On the other end, we visited Fu-Ka, a leading supplier of Namafu (wheat gluten used for Japanese haute cuisine and Zen meal), with more than 200 years of history as a royal warrant supplier. The CEO, Shuichiro Kobori, received us at his factory in Kyoto and showed us their operations, using one of our guides as a translator. We learned about the details that contribute to the perfection of the products, such as using Kyoto’s high quality tap water that comes from the mountains. Our favorite part, as a contradiction to being MBA students, is that Kobori’s goal is not to make money; his goal is to maintain a Japanese tradition for many more years. Therefore, he is not willing to pursue strategies such as advertising to expand the business.
Fu-Ka and many other experiences made me fall in love with Japanese culture and its people. Japanese people are so considerate that they use masks when they are sick to prevent other people from getting sick. They are so friendly that if you ask for directions they would come with you to show you the way until you reach your destination. They are so kind that when some of us were running late to catch a flight and we were having a hard time finding a taxi, someone saw our desperation and drove us for free to the airport. They are so honest that members of my trip lost a phone, a camera and a portable WiFi, and we found all of them. Someone even shipped the camera to a different city because we had already left the city where we lost it. They are so honest that last year, $32.7 million in cash was given to a lost and found department. Coming from Caracas, Venezuela, one of the most dangerous cities in the world, Japan is the closest to heaven I have ever been when it comes to honesty, kindness and correctness.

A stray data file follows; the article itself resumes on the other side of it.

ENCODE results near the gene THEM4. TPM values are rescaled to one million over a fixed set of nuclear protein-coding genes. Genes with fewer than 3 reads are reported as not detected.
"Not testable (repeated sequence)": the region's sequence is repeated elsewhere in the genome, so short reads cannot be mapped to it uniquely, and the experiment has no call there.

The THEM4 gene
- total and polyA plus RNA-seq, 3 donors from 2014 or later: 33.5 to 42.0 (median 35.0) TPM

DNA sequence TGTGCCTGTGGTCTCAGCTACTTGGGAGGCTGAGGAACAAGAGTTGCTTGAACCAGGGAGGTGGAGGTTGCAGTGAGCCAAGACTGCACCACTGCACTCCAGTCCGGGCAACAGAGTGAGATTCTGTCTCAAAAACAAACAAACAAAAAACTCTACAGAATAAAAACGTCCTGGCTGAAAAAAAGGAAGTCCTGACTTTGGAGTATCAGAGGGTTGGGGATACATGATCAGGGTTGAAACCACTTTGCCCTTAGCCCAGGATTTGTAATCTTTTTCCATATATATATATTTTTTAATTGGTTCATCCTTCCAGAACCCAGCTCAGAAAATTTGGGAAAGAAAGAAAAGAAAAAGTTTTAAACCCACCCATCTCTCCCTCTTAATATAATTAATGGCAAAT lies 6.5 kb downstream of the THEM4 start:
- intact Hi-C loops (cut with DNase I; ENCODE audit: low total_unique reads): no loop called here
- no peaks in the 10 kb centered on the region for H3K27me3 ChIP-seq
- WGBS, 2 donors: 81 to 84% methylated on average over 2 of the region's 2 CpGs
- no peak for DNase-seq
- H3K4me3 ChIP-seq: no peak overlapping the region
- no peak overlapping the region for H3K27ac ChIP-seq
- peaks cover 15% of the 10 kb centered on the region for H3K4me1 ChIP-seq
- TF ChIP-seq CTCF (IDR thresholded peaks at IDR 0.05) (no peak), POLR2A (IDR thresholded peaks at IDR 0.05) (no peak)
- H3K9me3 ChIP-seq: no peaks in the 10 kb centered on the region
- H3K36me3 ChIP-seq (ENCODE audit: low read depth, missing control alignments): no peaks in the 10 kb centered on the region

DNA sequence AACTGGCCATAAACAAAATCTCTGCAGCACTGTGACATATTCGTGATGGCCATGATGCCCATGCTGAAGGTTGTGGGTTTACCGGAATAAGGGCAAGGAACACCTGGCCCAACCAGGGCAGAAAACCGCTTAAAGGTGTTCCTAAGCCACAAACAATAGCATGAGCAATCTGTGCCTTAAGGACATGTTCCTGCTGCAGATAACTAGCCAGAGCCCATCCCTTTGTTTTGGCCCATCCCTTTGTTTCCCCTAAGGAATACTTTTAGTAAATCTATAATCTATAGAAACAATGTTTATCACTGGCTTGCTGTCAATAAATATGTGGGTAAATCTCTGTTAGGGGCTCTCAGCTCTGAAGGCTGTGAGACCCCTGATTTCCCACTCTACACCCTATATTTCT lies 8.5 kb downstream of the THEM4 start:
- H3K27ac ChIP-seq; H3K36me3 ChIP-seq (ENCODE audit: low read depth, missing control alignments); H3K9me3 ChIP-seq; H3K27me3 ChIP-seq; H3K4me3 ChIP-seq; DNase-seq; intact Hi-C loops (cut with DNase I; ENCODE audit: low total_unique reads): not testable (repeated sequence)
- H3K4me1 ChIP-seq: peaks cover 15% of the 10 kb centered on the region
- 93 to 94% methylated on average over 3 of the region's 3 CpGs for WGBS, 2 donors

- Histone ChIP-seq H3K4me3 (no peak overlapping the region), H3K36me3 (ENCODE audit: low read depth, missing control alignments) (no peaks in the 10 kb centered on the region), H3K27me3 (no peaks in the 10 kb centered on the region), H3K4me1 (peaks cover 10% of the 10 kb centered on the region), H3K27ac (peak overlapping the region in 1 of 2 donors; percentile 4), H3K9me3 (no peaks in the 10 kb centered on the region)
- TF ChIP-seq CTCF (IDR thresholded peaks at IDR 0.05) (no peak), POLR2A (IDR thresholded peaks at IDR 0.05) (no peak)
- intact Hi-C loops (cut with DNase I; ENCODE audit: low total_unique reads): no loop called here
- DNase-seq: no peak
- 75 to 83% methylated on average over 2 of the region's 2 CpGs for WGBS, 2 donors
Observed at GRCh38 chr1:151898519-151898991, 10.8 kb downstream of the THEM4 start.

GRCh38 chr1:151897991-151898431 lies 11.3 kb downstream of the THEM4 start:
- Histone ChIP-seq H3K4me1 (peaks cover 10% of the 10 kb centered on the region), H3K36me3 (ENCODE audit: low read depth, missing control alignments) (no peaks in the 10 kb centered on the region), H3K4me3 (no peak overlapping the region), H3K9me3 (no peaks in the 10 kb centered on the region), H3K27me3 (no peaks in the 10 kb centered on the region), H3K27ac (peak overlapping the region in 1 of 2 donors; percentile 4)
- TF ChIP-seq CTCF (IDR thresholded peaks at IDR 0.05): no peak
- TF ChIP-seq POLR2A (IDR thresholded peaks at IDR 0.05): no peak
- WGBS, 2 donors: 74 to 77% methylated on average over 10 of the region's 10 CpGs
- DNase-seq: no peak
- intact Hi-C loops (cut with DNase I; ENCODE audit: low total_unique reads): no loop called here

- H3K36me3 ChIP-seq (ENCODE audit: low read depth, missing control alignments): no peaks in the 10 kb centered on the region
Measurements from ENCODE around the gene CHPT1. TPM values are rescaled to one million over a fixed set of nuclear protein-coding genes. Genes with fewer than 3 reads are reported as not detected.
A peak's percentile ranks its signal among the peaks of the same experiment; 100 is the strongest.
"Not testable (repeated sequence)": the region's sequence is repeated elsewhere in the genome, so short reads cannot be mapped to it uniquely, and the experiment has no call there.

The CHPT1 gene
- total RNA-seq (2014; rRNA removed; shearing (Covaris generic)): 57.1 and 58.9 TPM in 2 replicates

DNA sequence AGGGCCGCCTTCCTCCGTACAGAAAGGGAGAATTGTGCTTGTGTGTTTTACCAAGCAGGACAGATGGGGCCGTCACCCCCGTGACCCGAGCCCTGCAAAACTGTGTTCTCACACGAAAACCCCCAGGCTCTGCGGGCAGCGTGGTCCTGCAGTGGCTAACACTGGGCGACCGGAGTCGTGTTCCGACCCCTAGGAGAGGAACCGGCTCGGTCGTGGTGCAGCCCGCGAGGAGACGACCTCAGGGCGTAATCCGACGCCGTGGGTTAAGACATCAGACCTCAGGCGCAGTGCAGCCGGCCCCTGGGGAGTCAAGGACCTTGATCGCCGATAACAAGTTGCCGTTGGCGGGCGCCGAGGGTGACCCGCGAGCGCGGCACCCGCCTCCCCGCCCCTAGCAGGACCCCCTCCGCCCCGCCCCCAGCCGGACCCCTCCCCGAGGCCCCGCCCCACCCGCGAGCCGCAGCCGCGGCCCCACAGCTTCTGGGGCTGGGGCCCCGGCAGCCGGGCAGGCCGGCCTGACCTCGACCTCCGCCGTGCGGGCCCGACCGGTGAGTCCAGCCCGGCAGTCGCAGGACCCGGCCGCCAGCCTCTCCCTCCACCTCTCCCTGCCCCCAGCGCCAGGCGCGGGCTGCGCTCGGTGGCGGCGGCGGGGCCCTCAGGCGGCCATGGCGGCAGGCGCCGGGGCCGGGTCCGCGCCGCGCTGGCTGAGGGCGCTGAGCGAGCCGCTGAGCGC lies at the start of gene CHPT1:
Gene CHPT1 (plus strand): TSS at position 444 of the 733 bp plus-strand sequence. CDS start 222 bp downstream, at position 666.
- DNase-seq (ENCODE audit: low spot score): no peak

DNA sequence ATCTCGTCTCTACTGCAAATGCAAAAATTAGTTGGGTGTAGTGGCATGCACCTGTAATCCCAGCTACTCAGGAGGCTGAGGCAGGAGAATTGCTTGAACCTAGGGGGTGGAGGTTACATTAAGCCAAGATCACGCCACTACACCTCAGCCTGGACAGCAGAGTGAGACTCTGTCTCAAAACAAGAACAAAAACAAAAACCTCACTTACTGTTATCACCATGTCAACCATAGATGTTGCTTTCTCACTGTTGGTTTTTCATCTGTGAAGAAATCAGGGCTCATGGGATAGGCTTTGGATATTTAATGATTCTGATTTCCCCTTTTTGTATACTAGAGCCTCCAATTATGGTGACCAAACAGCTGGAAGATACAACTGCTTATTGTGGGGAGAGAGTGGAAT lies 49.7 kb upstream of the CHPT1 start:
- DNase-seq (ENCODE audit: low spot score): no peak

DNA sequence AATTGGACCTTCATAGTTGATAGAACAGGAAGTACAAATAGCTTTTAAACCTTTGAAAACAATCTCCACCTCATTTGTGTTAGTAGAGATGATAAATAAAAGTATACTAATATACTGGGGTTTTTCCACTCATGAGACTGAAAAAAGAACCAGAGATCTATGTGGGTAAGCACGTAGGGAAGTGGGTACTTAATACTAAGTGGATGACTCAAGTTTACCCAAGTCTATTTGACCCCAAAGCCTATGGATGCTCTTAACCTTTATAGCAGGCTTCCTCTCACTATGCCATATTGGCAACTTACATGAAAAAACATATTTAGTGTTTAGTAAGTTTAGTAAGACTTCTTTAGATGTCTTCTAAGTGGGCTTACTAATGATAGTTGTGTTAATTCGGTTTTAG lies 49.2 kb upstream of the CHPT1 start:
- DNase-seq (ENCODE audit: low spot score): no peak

Finally, I want to speak about how I strengthened my friendships and made new friends by being together approximately 20/7 during three wonderful weeks (yes, we had very little sleep). We shared so many cool experiences that we will never forget. We visited countless shrines, we learned how to pray, we made wishes and we had our fates predicted. We ate delicious food while comfortably sitting on the floor. I absolutely loved the food and learned that Japanese food is much more than sushi. We wore Kimonos for a full day. We even went to a night club wearing Kimonos and I got my hair done at the club. We sang at the coolest karaoke places — some even lost their voices. We had dinner with Geishas and understood the difference between Geiko and Maiko. We skied in the beautiful mountains of Hakuba and Sapporo where the Winter Olympic Games have been held. We were shocked with devastating stories at the Peace Memorial Museum in Hiroshima. We talked to robots. We stayed at a Ryokan, a Japanese traditional lodge without beds. We had the Onsen experience. We did a whisky tasting at Suntory Yamazaki distillery. We had sake, soju, plum wine, and local beer. We fell in love with Golden Gai, an amazing area with tiny little bars and amazing people. We petted and fed deer in Nara (and also got bitten by them)! We went to a maid cafe and an owl cafe. We traveled Japan on the “Shinkansen” or bullet train at 180 m.p.h. We laughed and we cried (out of laughter). I am so grateful for having had such an amazing experience with such amazing people. I and can only finish by saying doumo arigatou gozaimasu!